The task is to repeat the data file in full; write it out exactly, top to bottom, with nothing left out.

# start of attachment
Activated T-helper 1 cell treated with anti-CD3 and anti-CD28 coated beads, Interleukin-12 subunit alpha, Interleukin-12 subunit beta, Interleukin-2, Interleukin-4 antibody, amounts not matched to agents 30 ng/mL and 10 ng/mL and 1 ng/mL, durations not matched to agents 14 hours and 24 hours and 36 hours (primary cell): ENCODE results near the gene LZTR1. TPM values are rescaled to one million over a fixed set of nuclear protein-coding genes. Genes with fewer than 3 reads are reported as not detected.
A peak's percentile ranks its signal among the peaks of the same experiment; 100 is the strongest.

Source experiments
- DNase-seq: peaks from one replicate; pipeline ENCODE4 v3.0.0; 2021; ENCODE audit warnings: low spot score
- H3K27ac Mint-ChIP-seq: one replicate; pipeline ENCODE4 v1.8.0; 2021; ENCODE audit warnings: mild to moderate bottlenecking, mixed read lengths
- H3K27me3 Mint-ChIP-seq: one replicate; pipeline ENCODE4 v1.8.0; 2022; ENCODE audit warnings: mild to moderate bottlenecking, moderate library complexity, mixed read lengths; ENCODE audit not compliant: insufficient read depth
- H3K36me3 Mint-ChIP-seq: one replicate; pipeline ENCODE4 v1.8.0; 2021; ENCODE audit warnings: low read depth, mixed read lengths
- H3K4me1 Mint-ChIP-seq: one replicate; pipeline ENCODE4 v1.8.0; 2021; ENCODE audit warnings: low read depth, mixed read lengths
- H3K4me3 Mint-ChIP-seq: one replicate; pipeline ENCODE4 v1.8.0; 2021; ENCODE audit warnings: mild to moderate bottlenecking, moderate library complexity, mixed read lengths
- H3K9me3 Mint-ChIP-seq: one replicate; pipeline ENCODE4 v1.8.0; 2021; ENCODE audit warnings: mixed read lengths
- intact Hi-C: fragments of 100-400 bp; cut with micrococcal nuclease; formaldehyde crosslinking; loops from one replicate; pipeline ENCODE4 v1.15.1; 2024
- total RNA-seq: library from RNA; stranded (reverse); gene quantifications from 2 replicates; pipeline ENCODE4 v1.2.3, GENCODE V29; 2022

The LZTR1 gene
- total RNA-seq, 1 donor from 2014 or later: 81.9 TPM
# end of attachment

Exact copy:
Activated T-helper 1 cell treated with anti-CD3 and anti-CD28 coated beads, Interleukin-12 subunit alpha, Interleukin-12 subunit beta, Interleukin-2, Interleukin-4 antibody, amounts not matched to agents 30 ng/mL and 10 ng/mL and 1 ng/mL, durations not matched to agents 14 hours and 24 hours and 36 hours (primary cell): ENCODE results near the gene LZTR1. TPM values are rescaled to one million over a fixed set of nuclear protein-coding genes. Genes with fewer than 3 reads are reported as not detected.
A peak's percentile ranks its signal among the peaks of the same experiment; 100 is the strongest.

Source experiments
- DNase-seq: peaks from one replicate; pipeline ENCODE4 v3.0.0; 2021; ENCODE audit warnings: low spot score
- H3K27ac Mint-ChIP-seq: one replicate; pipeline ENCODE4 v1.8.0; 2021; ENCODE audit warnings: mild to moderate bottlenecking, mixed read lengths
- H3K27me3 Mint-ChIP-seq: one replicate; pipeline ENCODE4 v1.8.0; 2022; ENCODE audit warnings: mild to moderate bottlenecking, moderate library complexity, mixed read lengths; ENCODE audit not compliant: insufficient read depth
- H3K36me3 Mint-ChIP-seq: one replicate; pipeline ENCODE4 v1.8.0; 2021; ENCODE audit warnings: low read depth, mixed read lengths
- H3K4me1 Mint-ChIP-seq: one replicate; pipeline ENCODE4 v1.8.0; 2021; ENCODE audit warnings: low read depth, mixed read lengths
- H3K4me3 Mint-ChIP-seq: one replicate; pipeline ENCODE4 v1.8.0; 2021; ENCODE audit warnings: mild to moderate bottlenecking, moderate library complexity, mixed read lengths
- H3K9me3 Mint-ChIP-seq: one replicate; pipeline ENCODE4 v1.8.0; 2021; ENCODE audit warnings: mixed read lengths
- intact Hi-C: fragments of 100-400 bp; cut with micrococcal nuclease; formaldehyde crosslinking; loops from one replicate; pipeline ENCODE4 v1.15.1; 2024
- total RNA-seq: library from RNA; stranded (reverse); gene quantifications from 2 replicates; pipeline ENCODE4 v1.2.3, GENCODE V29; 2022

The LZTR1 gene
- total RNA-seq, 1 donor from 2014 or later: 81.9 TPM